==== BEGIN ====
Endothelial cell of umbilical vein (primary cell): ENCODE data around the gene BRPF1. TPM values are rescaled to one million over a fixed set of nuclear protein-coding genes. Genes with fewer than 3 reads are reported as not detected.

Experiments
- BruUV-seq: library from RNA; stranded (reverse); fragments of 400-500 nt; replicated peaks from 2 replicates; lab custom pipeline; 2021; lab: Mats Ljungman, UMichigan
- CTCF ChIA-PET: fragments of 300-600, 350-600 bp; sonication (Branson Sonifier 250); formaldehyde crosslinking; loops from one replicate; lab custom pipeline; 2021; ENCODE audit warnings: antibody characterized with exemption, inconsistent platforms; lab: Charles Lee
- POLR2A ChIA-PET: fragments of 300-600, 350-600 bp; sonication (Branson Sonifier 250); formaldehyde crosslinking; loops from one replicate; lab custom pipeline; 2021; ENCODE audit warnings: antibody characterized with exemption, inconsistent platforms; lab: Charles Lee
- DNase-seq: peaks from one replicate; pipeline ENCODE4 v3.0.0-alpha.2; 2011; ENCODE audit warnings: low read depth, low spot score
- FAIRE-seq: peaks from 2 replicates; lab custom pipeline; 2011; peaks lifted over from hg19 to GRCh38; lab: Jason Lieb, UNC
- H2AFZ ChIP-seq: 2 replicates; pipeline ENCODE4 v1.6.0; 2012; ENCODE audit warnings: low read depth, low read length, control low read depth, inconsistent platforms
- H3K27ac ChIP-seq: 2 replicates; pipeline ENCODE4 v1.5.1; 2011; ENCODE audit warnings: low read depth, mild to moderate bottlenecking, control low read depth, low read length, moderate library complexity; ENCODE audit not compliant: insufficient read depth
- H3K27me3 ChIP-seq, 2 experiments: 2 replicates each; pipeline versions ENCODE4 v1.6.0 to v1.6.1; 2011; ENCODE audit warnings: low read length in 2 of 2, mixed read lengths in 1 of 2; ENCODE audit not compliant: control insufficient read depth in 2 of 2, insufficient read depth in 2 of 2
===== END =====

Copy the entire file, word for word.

Endothelial cell of umbilical vein (primary cell): ENCODE data around the gene BRPF1. TPM values are rescaled to one million over a fixed set of nuclear protein-coding genes. Genes with fewer than 3 reads are reported as not detected.

Experiments
- BruUV-seq: library from RNA; stranded (reverse); fragments of 400-500 nt; replicated peaks from 2 replicates; lab custom pipeline; 2021; lab: Mats Ljungman, UMichigan
- CTCF ChIA-PET: fragments of 300-600, 350-600 bp; sonication (Branson Sonifier 250); formaldehyde crosslinking; loops from one replicate; lab custom pipeline; 2021; ENCODE audit warnings: antibody characterized with exemption, inconsistent platforms; lab: Charles Lee
- POLR2A ChIA-PET: fragments of 300-600, 350-600 bp; sonication (Branson Sonifier 250); formaldehyde crosslinking; loops from one replicate; lab custom pipeline; 2021; ENCODE audit warnings: antibody characterized with exemption, inconsistent platforms; lab: Charles Lee
- DNase-seq: peaks from one replicate; pipeline ENCODE4 v3.0.0-alpha.2; 2011; ENCODE audit warnings: low read depth, low spot score
- FAIRE-seq: peaks from 2 replicates; lab custom pipeline; 2011; peaks lifted over from hg19 to GRCh38; lab: Jason Lieb, UNC
- H2AFZ ChIP-seq: 2 replicates; pipeline ENCODE4 v1.6.0; 2012; ENCODE audit warnings: low read depth, low read length, control low read depth, inconsistent platforms
- H3K27ac ChIP-seq: 2 replicates; pipeline ENCODE4 v1.5.1; 2011; ENCODE audit warnings: low read depth, mild to moderate bottlenecking, control low read depth, low read length, moderate library complexity; ENCODE audit not compliant: insufficient read depth
- H3K27me3 ChIP-seq, 2 experiments: 2 replicates each; pipeline versions ENCODE4 v1.6.0 to v1.6.1; 2011; ENCODE audit warnings: low read length in 2 of 2, mixed read lengths in 1 of 2; ENCODE audit not compliant: control insufficient read depth in 2 of 2, insufficient read depth in 2 of 2